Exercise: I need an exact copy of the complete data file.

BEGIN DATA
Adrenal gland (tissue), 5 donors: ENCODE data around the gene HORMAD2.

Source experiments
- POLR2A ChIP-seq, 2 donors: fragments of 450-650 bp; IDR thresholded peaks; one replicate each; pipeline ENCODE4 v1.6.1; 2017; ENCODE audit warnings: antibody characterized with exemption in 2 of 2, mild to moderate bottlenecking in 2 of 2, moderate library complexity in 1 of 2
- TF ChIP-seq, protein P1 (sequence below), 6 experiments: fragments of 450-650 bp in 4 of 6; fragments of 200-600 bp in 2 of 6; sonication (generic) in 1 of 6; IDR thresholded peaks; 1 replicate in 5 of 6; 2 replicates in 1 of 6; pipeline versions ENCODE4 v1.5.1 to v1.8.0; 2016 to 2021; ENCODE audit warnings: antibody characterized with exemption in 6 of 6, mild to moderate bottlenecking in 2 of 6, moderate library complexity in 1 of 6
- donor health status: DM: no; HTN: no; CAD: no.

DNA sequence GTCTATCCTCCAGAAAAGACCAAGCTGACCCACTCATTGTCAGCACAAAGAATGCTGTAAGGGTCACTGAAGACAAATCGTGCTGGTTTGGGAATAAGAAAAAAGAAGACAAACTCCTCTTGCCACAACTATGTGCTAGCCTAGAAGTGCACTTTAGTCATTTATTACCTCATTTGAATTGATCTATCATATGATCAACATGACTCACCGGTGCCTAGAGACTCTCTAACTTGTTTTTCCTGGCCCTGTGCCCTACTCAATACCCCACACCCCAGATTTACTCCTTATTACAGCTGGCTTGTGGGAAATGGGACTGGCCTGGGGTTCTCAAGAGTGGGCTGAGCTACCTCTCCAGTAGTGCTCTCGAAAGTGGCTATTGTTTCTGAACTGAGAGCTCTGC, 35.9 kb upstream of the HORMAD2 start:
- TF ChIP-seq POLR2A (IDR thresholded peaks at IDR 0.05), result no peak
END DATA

Adrenal gland (tissue), 5 donors: ENCODE data around the gene HORMAD2.

Source experiments
- POLR2A ChIP-seq, 2 donors: fragments of 450-650 bp; IDR thresholded peaks; one replicate each; pipeline ENCODE4 v1.6.1; 2017; ENCODE audit warnings: antibody characterized with exemption in 2 of 2, mild to moderate bottlenecking in 2 of 2, moderate library complexity in 1 of 2
- TF ChIP-seq, protein P1 (sequence below), 6 experiments: fragments of 450-650 bp in 4 of 6; fragments of 200-600 bp in 2 of 6; sonication (generic) in 1 of 6; IDR thresholded peaks; 1 replicate in 5 of 6; 2 replicates in 1 of 6; pipeline versions ENCODE4 v1.5.1 to v1.8.0; 2016 to 2021; ENCODE audit warnings: antibody characterized with exemption in 6 of 6, mild to moderate bottlenecking in 2 of 6, moderate library complexity in 1 of 6
- donor health status: DM: no; HTN: no; CAD: no.

DNA sequence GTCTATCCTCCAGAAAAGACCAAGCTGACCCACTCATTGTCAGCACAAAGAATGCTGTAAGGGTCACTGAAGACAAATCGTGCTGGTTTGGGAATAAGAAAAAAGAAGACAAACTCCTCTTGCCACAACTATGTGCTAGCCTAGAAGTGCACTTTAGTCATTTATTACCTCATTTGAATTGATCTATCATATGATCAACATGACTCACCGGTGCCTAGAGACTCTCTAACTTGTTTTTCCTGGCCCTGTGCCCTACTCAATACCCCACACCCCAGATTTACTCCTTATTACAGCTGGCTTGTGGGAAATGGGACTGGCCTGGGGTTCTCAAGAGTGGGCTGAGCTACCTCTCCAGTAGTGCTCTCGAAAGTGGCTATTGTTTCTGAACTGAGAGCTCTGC, 35.9 kb upstream of the HORMAD2 start:
- TF ChIP-seq POLR2A (IDR thresholded peaks at IDR 0.05), result no peak